International studio — 50.1913

Page: III
DOI issue: DOI article: DOI Page: Citation link: 
https://digi.ub.uni-heidelberg.de/diglit/international_studio50/0099
License: Free access  - all rights reserved Use / Order
0.5
1 cm
facsimile
INTERNATIONAL
• STUDIO
VOL L. No. 197 Copyright, 1913, by John Lane Company JULY, 1913

Robert i. aitken, a.n.a., an
AMERICAN SCULPTOR
BY ARTHUR HOEBER
A healthy sign it is, in these days
of artistic fads and unrest, when so many are
seeking the short cut to fame, to come across a
worker who insists that a thorough knowledge of
his craft is a necessary adjunct to the perfor-
mance of his profession, and who, though
younger than most of the men identified with
the new movements, has never neglected for a
moment. the serious study of anatomy, con-
struction, drawing, composition and modeling,
to the end that whatever he may have to ex-
press, he can do so untrammeled by any tech-
nical weaknesses or lackings. Such a com-
petent craftsman is the sculptor Robert I.
Aitken, to whom recognition and material
success came earlier than to most men. Yet
he has pursued his course sanely, seriously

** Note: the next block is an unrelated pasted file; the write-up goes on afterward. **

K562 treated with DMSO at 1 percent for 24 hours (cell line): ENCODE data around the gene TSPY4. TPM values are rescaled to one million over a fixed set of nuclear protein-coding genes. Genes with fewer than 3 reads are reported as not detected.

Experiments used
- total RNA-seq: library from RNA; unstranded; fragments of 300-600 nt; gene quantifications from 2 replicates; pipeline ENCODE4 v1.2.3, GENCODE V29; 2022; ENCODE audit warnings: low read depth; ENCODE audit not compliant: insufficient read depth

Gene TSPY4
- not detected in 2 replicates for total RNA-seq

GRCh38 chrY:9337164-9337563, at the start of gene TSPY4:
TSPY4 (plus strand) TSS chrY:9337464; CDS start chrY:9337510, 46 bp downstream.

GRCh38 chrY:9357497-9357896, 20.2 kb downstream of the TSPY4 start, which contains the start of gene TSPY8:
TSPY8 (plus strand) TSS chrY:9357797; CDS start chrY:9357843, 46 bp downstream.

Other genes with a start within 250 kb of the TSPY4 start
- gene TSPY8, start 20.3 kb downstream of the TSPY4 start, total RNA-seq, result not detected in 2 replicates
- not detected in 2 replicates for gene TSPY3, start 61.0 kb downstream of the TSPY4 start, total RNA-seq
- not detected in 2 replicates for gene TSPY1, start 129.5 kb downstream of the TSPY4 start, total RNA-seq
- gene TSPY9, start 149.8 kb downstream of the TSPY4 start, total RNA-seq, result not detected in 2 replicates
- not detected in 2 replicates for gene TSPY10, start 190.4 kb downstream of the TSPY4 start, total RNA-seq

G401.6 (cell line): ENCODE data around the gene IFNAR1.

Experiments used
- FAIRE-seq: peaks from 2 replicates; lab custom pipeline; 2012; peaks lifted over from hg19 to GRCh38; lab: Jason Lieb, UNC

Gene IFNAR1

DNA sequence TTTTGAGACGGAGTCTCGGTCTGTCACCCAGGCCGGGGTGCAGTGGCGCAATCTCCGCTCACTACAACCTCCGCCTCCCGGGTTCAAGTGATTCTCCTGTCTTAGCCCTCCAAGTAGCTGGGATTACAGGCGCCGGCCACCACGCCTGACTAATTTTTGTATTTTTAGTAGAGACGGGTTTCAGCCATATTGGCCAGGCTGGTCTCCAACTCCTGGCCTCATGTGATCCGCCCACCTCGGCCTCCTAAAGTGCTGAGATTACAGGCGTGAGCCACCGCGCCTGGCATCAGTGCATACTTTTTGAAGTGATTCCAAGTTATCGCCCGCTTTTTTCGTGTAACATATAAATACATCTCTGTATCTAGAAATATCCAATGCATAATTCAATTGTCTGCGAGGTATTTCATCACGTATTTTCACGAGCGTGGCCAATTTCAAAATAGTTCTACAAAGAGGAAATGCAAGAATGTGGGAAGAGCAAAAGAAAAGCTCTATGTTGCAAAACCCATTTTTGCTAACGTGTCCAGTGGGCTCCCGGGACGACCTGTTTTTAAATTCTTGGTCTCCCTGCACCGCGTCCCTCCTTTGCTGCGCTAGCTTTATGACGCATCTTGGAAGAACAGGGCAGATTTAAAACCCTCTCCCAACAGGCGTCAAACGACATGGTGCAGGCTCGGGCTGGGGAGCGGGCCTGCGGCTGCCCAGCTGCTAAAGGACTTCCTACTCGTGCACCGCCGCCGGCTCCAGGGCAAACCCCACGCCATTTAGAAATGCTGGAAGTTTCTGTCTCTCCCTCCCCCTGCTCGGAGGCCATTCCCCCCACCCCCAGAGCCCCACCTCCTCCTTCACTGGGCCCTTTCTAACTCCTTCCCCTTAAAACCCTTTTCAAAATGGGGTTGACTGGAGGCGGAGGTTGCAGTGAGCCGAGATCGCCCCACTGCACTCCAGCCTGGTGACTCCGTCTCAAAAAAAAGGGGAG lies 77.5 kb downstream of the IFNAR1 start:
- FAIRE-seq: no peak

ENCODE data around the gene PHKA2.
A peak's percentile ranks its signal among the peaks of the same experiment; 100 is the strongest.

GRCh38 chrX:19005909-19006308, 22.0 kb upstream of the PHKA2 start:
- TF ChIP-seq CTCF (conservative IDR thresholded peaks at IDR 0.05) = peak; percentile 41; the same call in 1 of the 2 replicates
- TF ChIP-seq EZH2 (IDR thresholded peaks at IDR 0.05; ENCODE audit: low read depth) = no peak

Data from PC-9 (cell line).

and with earnest application until today, still
under thirty-five, he has received many
official honors that alas, too often discour-
agingly are long delayed.
Born in San Francisco in 1878, and a pupil
for a year only of the Mark Hopkins Institute
of Art in that city, under Arthur F. Matthews
in drawing and Douglas Tilden in sculpture,
in that brief space of time Mr. Aitken re-
ceived an Honorable Mention in the first
study and a gold medal in the second, was
told that the Institute had little, if anything,
more to teach him, and was advised to start
out for himself, to seek out his own salvation
in an art way. And thus, at eighteen, he
found himself a professional worker, with a
studio of his own. At this immature period
of his life came his first commission, of the
bronze doors for the Charles H. Croker mau-
soleum, quickly followed by an order for the
spandrils for the Claus Spreckles’ Music Pa-

vilion, in Golden Gate Park, San Francisco. So
brilliant a start might well have turned the head
of an older and more balanced man, yet with Mr.
Aitken it but served to spur him on to renewed
efforts, so that, two years later, we find him win-
ning a competition for a monument to commemo-
rate the glorious victory of Admiral George Dewey
at Manila Bay. Despite the efforts of San Fran-


BRONZE DOOR OF THE JOHN W. GATES BY ROBERT I.
MAUSOLEUM, WOODLAWN CEMETERY, N. Y. AITKEN, A.N.A.

Ill
loading ...